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Friday, July 30, 2004

The Last Holdout in the Patriot League

Two interesting stories about the Patriot League's Lafayette, and they create a good juxtaposition that is worthy of some discussion.

First, the Patriot League Hoops blog questions whether Lafayette can continue to cut it in the Patriot League since every other school in the league is giving athletic scholarships and the Leopards are not.

Second, after seeing their head coach's name bandied about with openings at other northeastern schools, the Lafayette administration gave head men's b-ball coach Fran O'Hanlon a ten-year extension, ostensibly making the fifty-six year-old O'Hanlon coach for life.

So what gives up in Easton, Pennsylvania? Can Lafayette compete or not? The Patriot League hoops blogger seems to think not; the Leopards seem to think they can.

Of course, with the elite colleges (and I count Lafayette among them), what is and is not an athletic scholarship can be the subject of some debate. (See Ivy Basketball's excellent interview with Chris Lincoln, author of "Playing the Game: Inside Athletic Recruiting in the Ivy League"). In other words, given the availability of financial aid at some of these schools, kids can end up getting full rides because, ostensibly, of their body of academic and extracurricular work combined. Seemingly, it happens a lot in many places (given antitrust concerns, the financial aid battles for potential Ivy hoops and football stars might be fierce). Of course, the JV roller hockey player who plays the French Horn and teaches the Israeli Army's brand of self-defense to senior citizens might not get that type of aid, but if that kid can play defensive back or point guard, he just might.

So where is Lafayette going? Would Fran O'Hanlon have stayed put if he didn't think his beloved Leopards could not continue to compete in Division I? Will Lafayette soon roll out a financial aid program for athletics? Or will Lafayette simply try to do it the way some of the Ivies apparently have done it for some of their kids? Or, will Lafayette be passive about the tough Darwinism that transpires at elite universities? (As to the latter question, you don't become an elite by being passive about anything).

Sports Prof's guess is that Lafayette gave O'Hanlon good money and job security without requiring him to make a buyout payment if he decides to leave. It's hard to imagine O'Hanlon staying if he continues to finish behind schools like Lehigh, which he used to paste with regularity, because Lehigh's aid packages are better than Lafayette's. That's not to say that Lehigh doesn't have a good coach (it does) or that it hasn't recruited good players (it has), but when the playing field was level, Lehigh was a doormat, year in and year out.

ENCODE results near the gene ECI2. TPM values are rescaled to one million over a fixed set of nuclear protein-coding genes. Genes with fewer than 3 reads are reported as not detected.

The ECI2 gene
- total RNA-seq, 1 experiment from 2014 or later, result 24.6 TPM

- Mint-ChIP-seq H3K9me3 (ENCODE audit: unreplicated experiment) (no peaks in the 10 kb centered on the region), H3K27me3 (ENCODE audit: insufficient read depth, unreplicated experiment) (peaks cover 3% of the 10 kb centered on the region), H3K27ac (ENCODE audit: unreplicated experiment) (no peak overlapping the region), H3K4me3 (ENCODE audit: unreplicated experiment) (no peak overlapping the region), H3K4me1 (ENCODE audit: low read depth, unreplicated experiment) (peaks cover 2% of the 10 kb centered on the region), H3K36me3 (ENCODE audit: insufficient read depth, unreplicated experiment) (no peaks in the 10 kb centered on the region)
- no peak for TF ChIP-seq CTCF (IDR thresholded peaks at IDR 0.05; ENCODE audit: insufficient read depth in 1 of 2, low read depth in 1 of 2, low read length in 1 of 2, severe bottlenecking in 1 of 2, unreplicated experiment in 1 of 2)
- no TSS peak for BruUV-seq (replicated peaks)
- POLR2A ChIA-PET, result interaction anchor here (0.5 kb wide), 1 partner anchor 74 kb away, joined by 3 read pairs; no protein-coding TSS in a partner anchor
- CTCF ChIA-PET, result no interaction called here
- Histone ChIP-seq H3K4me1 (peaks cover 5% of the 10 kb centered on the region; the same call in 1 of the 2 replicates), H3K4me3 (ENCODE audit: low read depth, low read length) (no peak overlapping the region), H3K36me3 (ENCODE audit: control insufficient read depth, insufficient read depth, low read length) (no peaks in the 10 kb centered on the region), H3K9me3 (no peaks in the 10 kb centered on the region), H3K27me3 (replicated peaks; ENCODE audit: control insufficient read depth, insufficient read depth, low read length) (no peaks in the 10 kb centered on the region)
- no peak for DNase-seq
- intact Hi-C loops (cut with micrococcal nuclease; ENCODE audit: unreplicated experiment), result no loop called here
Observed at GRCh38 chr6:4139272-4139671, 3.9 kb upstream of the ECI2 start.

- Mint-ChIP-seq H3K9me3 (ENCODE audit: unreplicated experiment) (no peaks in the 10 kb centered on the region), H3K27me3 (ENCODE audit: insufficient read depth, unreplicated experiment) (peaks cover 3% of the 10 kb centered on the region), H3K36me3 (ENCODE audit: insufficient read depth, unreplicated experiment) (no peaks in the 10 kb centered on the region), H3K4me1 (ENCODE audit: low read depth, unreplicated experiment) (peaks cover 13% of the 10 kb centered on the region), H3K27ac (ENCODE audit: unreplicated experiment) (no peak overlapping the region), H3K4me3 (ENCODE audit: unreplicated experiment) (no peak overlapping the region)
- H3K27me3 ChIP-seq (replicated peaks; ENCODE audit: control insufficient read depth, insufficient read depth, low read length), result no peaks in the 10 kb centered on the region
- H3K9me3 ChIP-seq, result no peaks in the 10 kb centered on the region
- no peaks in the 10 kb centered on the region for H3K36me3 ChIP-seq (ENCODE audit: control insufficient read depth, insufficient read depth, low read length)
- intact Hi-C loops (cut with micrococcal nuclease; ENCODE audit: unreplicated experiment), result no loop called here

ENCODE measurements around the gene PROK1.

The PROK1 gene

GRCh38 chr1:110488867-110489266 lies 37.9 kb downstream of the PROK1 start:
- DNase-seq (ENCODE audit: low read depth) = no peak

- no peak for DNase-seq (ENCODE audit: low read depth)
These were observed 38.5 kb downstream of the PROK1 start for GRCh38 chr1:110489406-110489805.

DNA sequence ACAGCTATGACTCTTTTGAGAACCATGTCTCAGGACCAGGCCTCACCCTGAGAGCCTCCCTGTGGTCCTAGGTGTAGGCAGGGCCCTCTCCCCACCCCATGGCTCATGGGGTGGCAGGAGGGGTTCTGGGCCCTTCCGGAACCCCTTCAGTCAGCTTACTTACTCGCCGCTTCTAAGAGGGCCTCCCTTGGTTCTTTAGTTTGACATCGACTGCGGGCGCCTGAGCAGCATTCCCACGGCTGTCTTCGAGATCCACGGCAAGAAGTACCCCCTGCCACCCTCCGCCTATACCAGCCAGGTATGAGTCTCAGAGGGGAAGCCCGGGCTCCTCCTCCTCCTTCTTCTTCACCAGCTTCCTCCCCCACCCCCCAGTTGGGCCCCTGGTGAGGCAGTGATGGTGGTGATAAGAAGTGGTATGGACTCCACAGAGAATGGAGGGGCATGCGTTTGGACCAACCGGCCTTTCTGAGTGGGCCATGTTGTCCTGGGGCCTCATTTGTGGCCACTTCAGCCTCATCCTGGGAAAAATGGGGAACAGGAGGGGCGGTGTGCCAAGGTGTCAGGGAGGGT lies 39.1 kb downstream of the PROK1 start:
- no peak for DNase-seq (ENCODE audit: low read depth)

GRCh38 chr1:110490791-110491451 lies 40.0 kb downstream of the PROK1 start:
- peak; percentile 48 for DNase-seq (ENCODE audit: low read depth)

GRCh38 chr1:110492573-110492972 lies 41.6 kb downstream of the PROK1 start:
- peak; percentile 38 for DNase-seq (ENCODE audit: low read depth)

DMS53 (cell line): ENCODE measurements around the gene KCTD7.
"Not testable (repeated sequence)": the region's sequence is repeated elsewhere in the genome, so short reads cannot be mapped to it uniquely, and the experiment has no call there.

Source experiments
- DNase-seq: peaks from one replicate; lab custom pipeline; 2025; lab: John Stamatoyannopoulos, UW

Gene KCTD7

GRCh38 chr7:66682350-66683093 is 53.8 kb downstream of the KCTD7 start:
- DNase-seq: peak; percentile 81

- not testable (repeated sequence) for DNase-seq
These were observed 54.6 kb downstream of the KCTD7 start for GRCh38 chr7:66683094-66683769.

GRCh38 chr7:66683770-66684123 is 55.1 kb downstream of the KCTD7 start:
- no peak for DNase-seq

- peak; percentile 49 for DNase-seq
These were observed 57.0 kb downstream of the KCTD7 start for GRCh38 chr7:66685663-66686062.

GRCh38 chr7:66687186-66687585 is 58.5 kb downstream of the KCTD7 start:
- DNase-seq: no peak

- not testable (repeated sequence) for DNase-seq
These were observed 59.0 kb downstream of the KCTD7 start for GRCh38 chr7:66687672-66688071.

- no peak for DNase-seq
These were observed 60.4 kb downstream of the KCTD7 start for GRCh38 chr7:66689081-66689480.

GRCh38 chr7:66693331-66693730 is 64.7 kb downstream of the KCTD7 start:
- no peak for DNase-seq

The old coaching saw is that you can be a great coach, but if you coach against a bad coach with great talent, even the great coach would bet on the bad coach because the talent makes the difference. A corollary to that old saw is that scholarship money attracts better talent to a school with a so-so coach than just an acceptance letter with a happy face drawn on it from a school with a great coach that doesn't offer comparable aid. After all, schools like Lafayette are very expensive, and SportsProf's guess is that 2/3 of the kids there get some form of aid. As a result, it's easy to respect a kid for turning down a chance to play for O'Hanlon if a rival school pays for his education and he doesn't come out of college burdened with debt in the high five or low six figures. And, if he's capable of getting into Lafayette, he's capable of figuring out the math all by himself.

SportsProf has a great deal of respect for Lafayette and Coach O'Hanlon and hopes that everything will work out for the Leopards of Easton, Pennsylvania.

But, given the aggressive Darwinism of college athletics and the increasing costs of going to a great place like Lafayette, he gives credence to the Patriot League Hoops blog's warning that Lafayette might be on a course for Division III.

Given that none of the Patriot League schools will contend for a national title in basketball anyway (or most major sports, for that matter, with Navy's tough loss for the DI lacrosse title notwithstanding), going Division III might make a whole lot of sense in the frequently misguided world of intercollegiate athletics.